Furnace #7, as seen from #6’s catwalks. Cue morning fog.
A small upper level was accessible via ladder through the hole in this ceiling. Ben for scale.
The light next to this acid tank was perfect, thanks to a gaping hole in the roof.
Even without the kettles the Hamm’s brewhouse is beautifully lit, ornamented architecturally and begging for photographers to remember it.
Short-stack remains of mounts for rod and ball mills, if I was to bet. The concentrator separated junk rock (tails) from the copper and silver ore, to such a point it could be smelted.
The end of the new elevator. Line of bird droppings follow the fire sprinkler pipes and wires in the room.
Mammoth Mine overlooks Central City from atop Mammoth Hill. In the distance you can make out Coeur d’Alene Mine (red), which operated from 1885 through 1940.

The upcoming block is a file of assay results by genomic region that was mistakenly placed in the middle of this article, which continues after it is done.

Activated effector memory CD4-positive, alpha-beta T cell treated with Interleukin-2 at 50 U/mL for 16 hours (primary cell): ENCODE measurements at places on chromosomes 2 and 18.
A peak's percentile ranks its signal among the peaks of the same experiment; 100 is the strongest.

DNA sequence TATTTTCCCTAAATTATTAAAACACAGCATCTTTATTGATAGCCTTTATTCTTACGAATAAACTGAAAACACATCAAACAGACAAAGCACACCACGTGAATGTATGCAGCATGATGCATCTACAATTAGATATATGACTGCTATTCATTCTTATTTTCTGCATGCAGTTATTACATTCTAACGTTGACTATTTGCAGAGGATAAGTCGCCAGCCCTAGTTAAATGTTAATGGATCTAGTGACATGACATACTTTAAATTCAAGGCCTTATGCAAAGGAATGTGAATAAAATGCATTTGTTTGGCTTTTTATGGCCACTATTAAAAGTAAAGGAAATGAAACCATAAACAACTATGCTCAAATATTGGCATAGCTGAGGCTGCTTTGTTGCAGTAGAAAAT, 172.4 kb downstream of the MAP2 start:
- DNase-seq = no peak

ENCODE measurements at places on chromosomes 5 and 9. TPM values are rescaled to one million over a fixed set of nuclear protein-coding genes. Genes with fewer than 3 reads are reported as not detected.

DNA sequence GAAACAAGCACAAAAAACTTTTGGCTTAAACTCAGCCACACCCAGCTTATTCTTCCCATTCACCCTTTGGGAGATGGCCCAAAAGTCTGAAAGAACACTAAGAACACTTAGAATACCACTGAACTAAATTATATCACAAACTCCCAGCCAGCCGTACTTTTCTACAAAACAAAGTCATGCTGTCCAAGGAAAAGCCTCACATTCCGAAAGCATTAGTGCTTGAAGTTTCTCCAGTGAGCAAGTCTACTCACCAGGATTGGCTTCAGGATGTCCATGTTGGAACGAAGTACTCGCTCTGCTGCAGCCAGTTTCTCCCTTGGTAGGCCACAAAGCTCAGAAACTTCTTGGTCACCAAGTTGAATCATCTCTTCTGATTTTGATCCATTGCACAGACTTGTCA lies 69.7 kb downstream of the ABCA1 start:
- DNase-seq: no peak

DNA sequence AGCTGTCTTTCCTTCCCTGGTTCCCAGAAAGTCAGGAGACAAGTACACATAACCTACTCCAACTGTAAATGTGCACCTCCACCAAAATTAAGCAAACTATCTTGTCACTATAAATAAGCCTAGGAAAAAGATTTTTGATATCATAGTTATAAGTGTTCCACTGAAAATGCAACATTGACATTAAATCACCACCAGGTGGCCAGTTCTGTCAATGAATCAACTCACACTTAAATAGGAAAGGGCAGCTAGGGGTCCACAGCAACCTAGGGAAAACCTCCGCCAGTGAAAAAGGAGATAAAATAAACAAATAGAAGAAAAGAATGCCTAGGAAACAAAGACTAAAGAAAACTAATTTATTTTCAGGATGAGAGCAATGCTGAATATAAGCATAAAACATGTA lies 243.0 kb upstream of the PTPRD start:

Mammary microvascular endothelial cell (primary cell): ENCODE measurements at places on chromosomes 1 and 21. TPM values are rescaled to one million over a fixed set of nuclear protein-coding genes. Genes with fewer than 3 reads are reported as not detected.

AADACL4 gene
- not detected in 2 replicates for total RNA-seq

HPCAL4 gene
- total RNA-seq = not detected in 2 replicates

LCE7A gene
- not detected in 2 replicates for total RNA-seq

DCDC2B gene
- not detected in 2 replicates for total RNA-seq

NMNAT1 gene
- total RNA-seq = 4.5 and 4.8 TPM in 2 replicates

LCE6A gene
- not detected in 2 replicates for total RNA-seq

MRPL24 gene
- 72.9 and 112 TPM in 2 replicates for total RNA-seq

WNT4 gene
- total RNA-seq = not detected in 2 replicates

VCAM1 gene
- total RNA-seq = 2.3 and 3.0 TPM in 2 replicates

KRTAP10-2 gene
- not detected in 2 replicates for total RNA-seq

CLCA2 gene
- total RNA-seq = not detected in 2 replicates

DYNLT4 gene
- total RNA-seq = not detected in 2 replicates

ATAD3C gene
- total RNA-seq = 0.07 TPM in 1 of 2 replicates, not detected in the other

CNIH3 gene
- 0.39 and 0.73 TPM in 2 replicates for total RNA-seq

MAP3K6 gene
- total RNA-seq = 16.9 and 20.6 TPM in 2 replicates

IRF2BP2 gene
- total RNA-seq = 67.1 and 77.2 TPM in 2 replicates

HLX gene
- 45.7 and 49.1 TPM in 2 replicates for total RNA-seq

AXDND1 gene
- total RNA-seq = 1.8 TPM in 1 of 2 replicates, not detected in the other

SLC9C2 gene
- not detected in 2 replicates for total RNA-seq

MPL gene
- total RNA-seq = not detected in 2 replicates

This ornamental stair is cast iron and used to connect all floors of the Administration building. Now it connects the first and second floor, then the third and fourth floors, with a strange cinder block and drywall barrier separating the new and old sections of the building. Note the insulation on the floor to seal heat into the lower floors that were used as offices until the hospital closed. On the corners of the staircase are lions, on the corners of the suspended section of stair are down-hanging pineapples. Set in the stairs themselves are shield motifs with slate tops.
Pozo Mine, the most menacing mine building I’ve ever seen. Black and white film, shot with the Fuji GX680, a beast of a camera.